Monday, August 12, 2013

Second Amendment for gadgets

Many americans proudly carry a gun and enjoy the right to bear arms. This right is based on the Second Amendment to the United States Constitution and while it has been and still is controversial, it is accepted as part of rights every citizen of United State has (or should have).

Enter the third millennium. Personal electronic devices - gadgets - are everywhere, and not oly in the western world. They are used to make phone calls, receive and send emails, update Facebook statuses, send photos, listen to music, process (send and receive) payments, do airline check-ins and so on. This use may be impolite, improper or even illegal in some cases, but most of it augments our connectivity and communication in the society and enables many things that would otherwise be impossible.

In the post-9/11 craze (or security theatre) gadgets are seen as suspicious. Certain digital wrist watch model makes you a terrorist suspect. Cinemas tell you to switch your gadgets off for no purpose (ok ok, they want you not to disturb others and also not to take video of the movie, but the first can be accomplished by putting the phone to silent mode and latter can be accomplished by not doing it). In many public spaces there are signs telling you that you must not take photos (even though based on the law you can). Police officers seem to have a problem with recording devices, as there are so many stories of them telling citizens to stop recording what they say.

Gadgets, as electronic devices, should be turned off for takeoff and landing of an airplane and there are limits for their use. At the same time, they don't kill people and taking photos of governmental buildings and recording what a police officer says are not criminal or improper actions. They could even be self-defence - the right to which Americans hold so dear.

Perhaps there should be a "second amendment" for gadgets as well? It would define, for example, that everyone have the right to own and carry gadgets everywhere without fear of inspection or limitations, except for in separately defined situations where misuse could violate privacy or cause danger to others (hospitals, airplanes).

It would also limit or at least make clear what authorities can do with mobile devices. For example, can they remotely interfere with their operation, like disable certain features? Are the contents of a mobile device subject to search at the border? Is the owner required to let authorities inspect the contents (and give access to encrypted mass storage)? What is the definition of "property" in the case of the contents of mobile devices?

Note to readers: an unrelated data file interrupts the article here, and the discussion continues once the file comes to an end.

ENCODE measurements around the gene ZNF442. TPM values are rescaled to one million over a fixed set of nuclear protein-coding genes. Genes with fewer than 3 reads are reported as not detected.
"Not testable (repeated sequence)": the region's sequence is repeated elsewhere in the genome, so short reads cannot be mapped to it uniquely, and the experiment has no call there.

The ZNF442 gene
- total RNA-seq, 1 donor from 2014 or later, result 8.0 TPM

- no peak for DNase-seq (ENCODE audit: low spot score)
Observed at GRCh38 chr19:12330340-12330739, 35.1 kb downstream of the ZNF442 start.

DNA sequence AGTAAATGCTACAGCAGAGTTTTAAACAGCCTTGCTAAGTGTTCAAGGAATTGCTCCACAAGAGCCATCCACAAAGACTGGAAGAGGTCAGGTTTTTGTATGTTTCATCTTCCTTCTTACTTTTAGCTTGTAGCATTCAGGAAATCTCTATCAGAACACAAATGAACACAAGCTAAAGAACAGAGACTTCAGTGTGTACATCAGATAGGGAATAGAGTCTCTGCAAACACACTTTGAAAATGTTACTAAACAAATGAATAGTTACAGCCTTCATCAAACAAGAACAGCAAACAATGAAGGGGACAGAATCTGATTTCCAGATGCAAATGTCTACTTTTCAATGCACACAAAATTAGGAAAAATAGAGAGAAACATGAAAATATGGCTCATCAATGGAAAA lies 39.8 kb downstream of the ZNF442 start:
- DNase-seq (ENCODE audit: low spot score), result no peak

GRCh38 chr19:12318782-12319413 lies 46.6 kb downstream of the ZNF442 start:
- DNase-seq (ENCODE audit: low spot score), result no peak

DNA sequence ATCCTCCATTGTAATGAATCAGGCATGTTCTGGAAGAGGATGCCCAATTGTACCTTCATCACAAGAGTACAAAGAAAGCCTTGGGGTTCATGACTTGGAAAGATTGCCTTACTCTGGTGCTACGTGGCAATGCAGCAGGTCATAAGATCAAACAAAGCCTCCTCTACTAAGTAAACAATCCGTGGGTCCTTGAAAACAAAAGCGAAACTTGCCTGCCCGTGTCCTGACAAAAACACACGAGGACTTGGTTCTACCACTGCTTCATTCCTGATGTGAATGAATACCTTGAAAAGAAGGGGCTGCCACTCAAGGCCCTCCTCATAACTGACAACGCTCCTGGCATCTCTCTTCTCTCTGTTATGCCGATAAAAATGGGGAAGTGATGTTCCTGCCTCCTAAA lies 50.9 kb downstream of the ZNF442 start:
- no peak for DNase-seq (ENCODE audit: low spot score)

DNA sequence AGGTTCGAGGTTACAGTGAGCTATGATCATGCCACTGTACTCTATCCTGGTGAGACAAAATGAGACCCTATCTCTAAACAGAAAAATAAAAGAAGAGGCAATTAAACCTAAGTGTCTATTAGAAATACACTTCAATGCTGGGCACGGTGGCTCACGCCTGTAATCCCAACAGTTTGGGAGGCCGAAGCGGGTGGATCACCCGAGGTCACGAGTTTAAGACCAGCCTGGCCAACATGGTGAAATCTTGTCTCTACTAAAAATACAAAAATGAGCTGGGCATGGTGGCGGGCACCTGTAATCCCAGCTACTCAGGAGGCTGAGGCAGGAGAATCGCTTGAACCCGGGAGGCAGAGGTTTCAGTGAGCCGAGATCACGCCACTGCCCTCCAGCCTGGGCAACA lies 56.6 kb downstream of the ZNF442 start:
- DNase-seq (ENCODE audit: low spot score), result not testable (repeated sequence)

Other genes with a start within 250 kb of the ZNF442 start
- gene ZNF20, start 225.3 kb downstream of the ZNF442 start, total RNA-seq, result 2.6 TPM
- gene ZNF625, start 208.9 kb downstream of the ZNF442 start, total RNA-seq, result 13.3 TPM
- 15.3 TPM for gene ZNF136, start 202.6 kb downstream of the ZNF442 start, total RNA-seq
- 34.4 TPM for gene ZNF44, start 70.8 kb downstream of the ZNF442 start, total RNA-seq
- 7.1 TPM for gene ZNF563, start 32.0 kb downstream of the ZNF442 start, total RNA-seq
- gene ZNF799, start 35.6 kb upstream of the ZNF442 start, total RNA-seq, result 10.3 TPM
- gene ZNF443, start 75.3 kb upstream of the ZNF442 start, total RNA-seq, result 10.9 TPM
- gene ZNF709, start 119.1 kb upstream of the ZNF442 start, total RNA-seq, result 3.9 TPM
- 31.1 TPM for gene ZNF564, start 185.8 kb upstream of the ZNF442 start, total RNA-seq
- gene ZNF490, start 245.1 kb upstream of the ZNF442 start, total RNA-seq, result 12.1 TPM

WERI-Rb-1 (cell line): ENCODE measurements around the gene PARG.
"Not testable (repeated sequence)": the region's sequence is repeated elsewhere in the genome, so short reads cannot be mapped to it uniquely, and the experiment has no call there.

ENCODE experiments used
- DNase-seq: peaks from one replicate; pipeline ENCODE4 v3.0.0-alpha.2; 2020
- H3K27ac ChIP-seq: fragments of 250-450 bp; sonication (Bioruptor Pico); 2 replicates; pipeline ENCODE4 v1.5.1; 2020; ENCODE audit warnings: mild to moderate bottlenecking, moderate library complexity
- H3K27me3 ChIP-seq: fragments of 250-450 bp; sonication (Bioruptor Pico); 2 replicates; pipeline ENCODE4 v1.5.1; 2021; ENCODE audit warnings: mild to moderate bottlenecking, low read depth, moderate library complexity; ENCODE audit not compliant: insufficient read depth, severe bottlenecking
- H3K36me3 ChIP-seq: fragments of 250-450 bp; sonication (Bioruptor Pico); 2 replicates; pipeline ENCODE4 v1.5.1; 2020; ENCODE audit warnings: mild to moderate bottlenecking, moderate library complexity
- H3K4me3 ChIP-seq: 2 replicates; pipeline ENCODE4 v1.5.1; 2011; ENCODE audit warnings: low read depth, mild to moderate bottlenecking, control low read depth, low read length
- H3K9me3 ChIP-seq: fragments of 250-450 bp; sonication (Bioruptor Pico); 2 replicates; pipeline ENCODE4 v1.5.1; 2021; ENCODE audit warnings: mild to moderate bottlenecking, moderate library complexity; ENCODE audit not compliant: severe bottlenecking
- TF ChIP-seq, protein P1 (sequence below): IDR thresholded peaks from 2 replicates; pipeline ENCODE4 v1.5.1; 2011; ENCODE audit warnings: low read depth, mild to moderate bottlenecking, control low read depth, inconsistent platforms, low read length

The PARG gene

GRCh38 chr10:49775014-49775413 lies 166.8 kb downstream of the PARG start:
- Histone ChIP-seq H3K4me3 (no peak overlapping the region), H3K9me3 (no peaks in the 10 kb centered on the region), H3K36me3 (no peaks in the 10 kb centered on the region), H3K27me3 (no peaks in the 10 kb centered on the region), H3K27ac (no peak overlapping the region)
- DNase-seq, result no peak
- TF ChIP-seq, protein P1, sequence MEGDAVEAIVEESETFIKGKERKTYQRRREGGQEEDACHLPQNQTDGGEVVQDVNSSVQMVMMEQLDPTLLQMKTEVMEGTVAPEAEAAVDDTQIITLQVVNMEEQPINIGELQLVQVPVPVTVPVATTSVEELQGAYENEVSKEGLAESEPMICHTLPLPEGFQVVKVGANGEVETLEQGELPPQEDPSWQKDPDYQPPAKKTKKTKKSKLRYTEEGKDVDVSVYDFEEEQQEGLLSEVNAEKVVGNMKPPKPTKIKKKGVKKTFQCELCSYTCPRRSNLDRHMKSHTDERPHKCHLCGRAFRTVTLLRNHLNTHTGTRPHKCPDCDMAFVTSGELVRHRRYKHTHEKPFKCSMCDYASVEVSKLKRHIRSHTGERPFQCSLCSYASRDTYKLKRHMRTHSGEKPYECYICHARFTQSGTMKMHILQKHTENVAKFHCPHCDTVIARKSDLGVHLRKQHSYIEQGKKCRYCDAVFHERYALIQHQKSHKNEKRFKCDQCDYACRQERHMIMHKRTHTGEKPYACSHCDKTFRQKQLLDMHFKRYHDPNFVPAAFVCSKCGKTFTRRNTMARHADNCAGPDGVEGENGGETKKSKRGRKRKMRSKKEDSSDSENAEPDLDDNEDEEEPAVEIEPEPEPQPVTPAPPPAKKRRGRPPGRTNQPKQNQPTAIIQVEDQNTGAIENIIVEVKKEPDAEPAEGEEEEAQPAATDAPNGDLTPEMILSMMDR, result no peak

On the other hand, the concept of gadgets is relatively new, and in ten years the situation might be different. But in the meantime, the world still has trouble relating to them and authorities and lawyers debate on what the legal status of the devices and their use is, and what rights the owner (and carrier) has or has not over them. A more general law of digital property and "digital rights" is clearly needed.

Sunday, August 11, 2013

My take on Elysium

The long-awaited Elysium, Neill Blomkamp's grim vision of Earth in 2154, arrived to theaters in USA this week. It is Blompamp's - a young collaborator of Peter Jackson's - only second feature film, after the acclaimed District 9. A native of South Africa, Blomkamp seems attracted to overpopulation, ravaged cities and social injustice, and in this sense Elysium looks like another District 9 (2009), just one with bigger budget and Matt Damon.

I enjoyed District 9. It was a fresh look into the theme of aliens arriving to Earth for whatever reason. Its special effects were refreshing too, and Sharlto Copley's main character was an official with personality and humor. Copley is back in Elysium as well, and so are so many other things from Blomakmp's South African team.

I enjoyed Elysium. It is indeed a well made movie, but not different enough from the director's previous movie and it suffers from some of the same problems.

The idea of the mankind having split into two populations - one rich and privileged, other poor and disadvantaged - isn't a new concept, even H. G. Wells explored this idea in The Time Machine. The space habitat Elysium is reminiscent of visions of Wehrner von Braun and others. The dystopian Earth reminds me of worlds of RoboCop, Judge Dredd and Blade Runner (well, at least a bit). The plot just isn't that novel, but execution is mostly outstanding, with Matt Damon as an English-speaking hero who ends up carrying Elysium's bootstrap code in his head.